Atlassian Jira LogoAt work I’m currently evaluating Jira as our “Scrum Tool”. Currently we work with various tools:

  • Physical Taskboard
  • TestTrack Pro
  • Excel Sheets
  • Timetracking Tool

to assist our scrum process. As a java develepors I endeavore to reuse source code and encapsulate responsibilities within components with precisely defined interfaces. In my daily work I have to manage 4 tools and keep all the information synchronized, so I gave Jira a try to replace some of the current tools.

I am currently evaluating Jira in the running sprint, and so far it seems to manage all our requirements. But there is information I couldn’t get out of Jira: My Daily Worklog. I need the daily worklog to generate productivity reports and to invoice our customer.

I haven’t found such a report in the Jira Plugin list, so i wrote a small java application to get this done by utilizing the Jira SOAP web-service:

 JiraSoapServiceService jiraSoapServiceGetter = new JiraSoapServiceServiceLocator();
 JiraSoapService soap = jiraSoapServiceGetter
     .getJirasoapserviceV2(
          new URL("http://url.to.jira/rpc/soap/jirasoapservice-v2?wsdl"));
 String token = soap.login("myUsername", "mySecret");

 RemoteIssue[] issuesFromTextSearch = soap
     .getIssuesFromJqlSearch(
         token,
         "project = MYPROJECT AND assignee = myUsername AND fixVersion = 'Sprint 46'",
         10000);

 List<WorklogEntry> entries = new ArrayList<WorklogEntry>();

 for (RemoteIssue remoteIssue : issuesFromTextSearch) {
      RemoteWorklog[] worklogs = soap.getWorklogs(token, remoteIssue.getKey());

      for (RemoteWorklog remoteWorklog : worklogs) {
           entries.add(new WorklogEntry(
                remoteWorklog.getCreated().getTime(),
                remoteWorklog.getTimeSpent(),
                remoteIssue.getKey(),
                remoteIssue.getSummary()));
     }
 }

 DateTime today = new DateTime();

 for (WorklogEntry worklogEntry : entries) {
      DateTime worklogDateTime = new DateTime(worklogEntry.getCreated());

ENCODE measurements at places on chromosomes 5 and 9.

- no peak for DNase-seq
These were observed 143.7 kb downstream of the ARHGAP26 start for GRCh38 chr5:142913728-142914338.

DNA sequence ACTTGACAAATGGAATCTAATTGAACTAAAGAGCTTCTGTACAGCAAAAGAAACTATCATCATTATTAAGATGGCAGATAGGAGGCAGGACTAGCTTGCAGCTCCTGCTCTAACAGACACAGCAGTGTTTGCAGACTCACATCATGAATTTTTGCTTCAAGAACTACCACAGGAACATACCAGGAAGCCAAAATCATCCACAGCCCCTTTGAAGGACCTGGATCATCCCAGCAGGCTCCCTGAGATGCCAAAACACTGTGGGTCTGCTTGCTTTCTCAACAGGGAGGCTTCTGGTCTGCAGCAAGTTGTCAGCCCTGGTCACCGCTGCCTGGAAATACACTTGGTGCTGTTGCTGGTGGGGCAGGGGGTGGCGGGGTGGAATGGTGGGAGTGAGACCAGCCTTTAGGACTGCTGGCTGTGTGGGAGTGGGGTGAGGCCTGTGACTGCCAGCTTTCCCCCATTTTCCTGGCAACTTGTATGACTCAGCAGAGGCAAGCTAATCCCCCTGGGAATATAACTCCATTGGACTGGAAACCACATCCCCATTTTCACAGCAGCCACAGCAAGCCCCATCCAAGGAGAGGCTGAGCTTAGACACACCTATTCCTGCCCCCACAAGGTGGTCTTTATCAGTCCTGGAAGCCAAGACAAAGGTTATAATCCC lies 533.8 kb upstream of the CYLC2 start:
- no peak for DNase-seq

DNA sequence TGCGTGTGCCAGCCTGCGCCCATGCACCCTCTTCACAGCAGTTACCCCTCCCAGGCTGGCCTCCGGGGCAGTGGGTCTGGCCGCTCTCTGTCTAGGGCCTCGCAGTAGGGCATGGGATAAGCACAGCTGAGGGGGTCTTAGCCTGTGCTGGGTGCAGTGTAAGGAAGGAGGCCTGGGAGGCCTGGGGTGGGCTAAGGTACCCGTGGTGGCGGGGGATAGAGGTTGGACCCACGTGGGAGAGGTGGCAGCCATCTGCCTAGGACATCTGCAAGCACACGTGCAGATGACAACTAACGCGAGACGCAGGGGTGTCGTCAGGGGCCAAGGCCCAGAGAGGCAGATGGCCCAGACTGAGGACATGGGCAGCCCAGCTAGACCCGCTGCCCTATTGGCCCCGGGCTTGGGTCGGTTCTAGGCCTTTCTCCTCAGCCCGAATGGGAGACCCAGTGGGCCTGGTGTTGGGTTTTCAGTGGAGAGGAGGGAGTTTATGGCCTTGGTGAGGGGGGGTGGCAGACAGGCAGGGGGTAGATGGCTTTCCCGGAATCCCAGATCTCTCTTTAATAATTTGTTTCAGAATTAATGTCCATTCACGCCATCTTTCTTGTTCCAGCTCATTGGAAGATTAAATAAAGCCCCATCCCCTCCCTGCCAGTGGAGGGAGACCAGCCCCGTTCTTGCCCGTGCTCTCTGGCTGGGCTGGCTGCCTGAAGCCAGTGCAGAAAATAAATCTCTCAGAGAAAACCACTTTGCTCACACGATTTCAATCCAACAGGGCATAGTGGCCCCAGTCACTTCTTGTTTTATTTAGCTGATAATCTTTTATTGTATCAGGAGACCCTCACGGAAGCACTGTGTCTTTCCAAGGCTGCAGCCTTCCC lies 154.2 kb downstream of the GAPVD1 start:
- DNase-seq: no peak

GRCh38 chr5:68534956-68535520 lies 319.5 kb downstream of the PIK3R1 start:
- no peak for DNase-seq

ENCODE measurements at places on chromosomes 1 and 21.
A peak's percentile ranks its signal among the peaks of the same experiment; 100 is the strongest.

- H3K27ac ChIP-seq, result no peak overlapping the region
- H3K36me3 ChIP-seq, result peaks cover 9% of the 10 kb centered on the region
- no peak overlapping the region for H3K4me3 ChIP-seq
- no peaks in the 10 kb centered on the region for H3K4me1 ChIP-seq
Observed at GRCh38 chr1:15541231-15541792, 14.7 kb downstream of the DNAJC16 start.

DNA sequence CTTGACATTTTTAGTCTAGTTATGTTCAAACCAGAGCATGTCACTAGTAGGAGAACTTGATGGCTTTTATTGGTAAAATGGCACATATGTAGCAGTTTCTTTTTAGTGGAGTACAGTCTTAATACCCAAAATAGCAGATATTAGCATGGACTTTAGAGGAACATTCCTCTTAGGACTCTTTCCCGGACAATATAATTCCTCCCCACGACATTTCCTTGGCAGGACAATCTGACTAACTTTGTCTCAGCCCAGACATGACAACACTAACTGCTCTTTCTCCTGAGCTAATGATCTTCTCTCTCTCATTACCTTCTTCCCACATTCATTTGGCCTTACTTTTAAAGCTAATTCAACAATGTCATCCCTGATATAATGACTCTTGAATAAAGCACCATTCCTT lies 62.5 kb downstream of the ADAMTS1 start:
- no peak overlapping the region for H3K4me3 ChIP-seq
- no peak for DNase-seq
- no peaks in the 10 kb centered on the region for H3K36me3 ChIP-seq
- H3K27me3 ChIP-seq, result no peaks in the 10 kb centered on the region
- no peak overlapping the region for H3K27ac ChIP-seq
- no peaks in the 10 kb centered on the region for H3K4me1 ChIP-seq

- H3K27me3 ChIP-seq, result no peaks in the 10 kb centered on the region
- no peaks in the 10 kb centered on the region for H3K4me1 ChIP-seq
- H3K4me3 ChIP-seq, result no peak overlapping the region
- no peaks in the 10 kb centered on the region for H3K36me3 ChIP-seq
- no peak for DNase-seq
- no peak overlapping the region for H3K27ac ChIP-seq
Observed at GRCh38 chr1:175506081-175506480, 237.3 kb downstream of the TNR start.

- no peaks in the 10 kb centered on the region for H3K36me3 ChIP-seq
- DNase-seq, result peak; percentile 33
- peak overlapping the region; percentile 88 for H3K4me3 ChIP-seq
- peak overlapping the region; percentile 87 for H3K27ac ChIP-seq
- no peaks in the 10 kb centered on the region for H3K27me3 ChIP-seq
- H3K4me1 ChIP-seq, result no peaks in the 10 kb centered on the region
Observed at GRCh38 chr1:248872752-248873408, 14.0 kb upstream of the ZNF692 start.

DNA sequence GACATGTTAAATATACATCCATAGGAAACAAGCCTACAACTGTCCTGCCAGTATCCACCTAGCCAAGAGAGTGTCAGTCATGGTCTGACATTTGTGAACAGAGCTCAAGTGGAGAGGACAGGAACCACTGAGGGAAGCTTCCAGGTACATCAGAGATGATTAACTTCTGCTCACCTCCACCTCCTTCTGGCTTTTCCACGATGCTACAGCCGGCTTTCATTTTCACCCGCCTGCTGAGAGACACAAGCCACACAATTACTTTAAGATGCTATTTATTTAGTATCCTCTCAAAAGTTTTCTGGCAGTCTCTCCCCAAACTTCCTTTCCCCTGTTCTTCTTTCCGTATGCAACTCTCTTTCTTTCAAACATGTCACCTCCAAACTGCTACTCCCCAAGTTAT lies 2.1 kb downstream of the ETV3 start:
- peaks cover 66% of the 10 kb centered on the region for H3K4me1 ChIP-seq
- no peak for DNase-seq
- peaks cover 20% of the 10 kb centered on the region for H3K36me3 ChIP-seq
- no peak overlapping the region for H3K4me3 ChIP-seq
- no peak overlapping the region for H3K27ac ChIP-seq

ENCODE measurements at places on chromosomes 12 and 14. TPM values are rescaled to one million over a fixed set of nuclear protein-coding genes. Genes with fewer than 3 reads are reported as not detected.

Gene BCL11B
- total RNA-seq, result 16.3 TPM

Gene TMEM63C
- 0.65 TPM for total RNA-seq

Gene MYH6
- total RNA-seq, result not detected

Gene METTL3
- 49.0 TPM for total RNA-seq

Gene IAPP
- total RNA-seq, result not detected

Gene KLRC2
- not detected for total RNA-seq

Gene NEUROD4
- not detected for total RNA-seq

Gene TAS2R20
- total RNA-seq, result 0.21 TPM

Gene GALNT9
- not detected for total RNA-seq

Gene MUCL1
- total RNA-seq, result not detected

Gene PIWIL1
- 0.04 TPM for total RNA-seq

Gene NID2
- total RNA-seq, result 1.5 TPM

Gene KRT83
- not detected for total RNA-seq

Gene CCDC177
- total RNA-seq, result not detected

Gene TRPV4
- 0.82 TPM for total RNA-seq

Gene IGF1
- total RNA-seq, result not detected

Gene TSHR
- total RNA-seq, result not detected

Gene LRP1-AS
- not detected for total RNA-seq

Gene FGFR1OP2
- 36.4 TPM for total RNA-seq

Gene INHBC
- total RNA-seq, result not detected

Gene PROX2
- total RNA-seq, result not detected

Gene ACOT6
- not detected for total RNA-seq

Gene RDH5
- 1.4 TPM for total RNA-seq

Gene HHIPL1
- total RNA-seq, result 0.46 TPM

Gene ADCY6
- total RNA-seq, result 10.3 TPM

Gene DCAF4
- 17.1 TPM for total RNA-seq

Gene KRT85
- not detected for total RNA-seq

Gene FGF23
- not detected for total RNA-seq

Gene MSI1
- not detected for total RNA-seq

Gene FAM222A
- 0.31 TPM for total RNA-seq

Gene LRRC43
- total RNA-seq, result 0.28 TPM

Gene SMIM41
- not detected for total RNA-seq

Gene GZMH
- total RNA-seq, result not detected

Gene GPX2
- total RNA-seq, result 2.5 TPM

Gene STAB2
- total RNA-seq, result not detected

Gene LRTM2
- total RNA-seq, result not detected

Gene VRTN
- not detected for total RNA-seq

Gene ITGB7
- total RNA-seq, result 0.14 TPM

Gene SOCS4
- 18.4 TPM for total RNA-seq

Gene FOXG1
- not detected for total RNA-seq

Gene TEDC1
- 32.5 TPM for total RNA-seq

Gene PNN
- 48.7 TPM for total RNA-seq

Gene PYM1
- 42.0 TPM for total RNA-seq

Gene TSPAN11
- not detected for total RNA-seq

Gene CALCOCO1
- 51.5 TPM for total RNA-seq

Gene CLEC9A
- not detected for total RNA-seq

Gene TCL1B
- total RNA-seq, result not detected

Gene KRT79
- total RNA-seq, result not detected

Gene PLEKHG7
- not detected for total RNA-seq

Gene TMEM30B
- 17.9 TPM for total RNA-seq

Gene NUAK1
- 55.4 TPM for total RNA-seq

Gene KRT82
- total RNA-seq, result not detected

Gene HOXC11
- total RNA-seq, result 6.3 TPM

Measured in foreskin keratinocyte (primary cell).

if (worklogDateTime.getDayOfYear() == today.getDayOfYear()
           && worklogDateTime.getYear() == today.getYear()) {
           System.out.println(
                 worklogEntry.getIssueKey() +" - "
                 + worklogEntry.getIssueDescription()
                 + " - "+ worklogEntry.getTimeSpent());
      }
 }

This is a quick hack and far away from any clean code. Maybe I’ll write a cusomt Jira Report in my spare time to get the above data out of Jira in the future.

ScrumHow should bugs in agile projects be handled? More and more teams, which are going the agile way, are asking me how to deal with bugs in the future. The first time I did not understand the question. The background of the question is the same every time: When teams are starting with an agile process (e.g. doing a scrum crash-course) the scrum coaches often state that the team will not produce bugs going the agile way and the code quality will skyscrape. But when hitting reality again most teams will realize, that the bugs are utterly disinterested in that kind of theory and will still popup regularly.

But how should we deal with bugs, when we put our complete attention to the business value? It is ambiguous and hard to evaluate what the business value of a bug fix is.